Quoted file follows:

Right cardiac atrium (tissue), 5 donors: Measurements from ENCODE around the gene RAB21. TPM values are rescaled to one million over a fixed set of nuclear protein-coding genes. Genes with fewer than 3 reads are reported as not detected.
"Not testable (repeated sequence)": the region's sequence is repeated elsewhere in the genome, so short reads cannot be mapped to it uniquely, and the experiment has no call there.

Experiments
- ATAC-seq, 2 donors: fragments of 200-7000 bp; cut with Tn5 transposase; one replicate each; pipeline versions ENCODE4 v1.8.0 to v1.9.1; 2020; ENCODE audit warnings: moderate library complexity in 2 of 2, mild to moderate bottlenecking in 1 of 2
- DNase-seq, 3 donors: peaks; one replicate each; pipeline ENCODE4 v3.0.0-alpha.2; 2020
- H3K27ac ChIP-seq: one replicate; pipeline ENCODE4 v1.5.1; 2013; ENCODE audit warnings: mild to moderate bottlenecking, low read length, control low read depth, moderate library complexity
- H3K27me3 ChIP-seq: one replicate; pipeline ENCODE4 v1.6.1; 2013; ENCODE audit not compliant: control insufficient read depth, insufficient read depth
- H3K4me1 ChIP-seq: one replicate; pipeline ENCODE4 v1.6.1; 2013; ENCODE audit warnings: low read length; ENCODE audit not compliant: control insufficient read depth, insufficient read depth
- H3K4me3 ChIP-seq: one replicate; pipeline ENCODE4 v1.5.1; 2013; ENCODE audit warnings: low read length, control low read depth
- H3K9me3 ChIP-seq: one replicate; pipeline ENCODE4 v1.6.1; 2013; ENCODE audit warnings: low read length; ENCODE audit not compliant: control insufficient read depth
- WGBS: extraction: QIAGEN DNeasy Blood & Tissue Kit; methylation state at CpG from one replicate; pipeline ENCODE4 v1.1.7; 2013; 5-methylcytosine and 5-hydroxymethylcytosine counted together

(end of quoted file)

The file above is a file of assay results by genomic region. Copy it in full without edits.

Right cardiac atrium (tissue), 5 donors: Measurements from ENCODE around the gene RAB21. TPM values are rescaled to one million over a fixed set of nuclear protein-coding genes. Genes with fewer than 3 reads are reported as not detected.
"Not testable (repeated sequence)": the region's sequence is repeated elsewhere in the genome, so short reads cannot be mapped to it uniquely, and the experiment has no call there.

Experiments
- ATAC-seq, 2 donors: fragments of 200-7000 bp; cut with Tn5 transposase; one replicate each; pipeline versions ENCODE4 v1.8.0 to v1.9.1; 2020; ENCODE audit warnings: moderate library complexity in 2 of 2, mild to moderate bottlenecking in 1 of 2
- DNase-seq, 3 donors: peaks; one replicate each; pipeline ENCODE4 v3.0.0-alpha.2; 2020
- H3K27ac ChIP-seq: one replicate; pipeline ENCODE4 v1.5.1; 2013; ENCODE audit warnings: mild to moderate bottlenecking, low read length, control low read depth, moderate library complexity
- H3K27me3 ChIP-seq: one replicate; pipeline ENCODE4 v1.6.1; 2013; ENCODE audit not compliant: control insufficient read depth, insufficient read depth
- H3K4me1 ChIP-seq: one replicate; pipeline ENCODE4 v1.6.1; 2013; ENCODE audit warnings: low read length; ENCODE audit not compliant: control insufficient read depth, insufficient read depth
- H3K4me3 ChIP-seq: one replicate; pipeline ENCODE4 v1.5.1; 2013; ENCODE audit warnings: low read length, control low read depth
- H3K9me3 ChIP-seq: one replicate; pipeline ENCODE4 v1.6.1; 2013; ENCODE audit warnings: low read length; ENCODE audit not compliant: control insufficient read depth
- WGBS: extraction: QIAGEN DNeasy Blood & Tissue Kit; methylation state at CpG from one replicate; pipeline ENCODE4 v1.1.7; 2013; 5-methylcytosine and 5-hydroxymethylcytosine counted together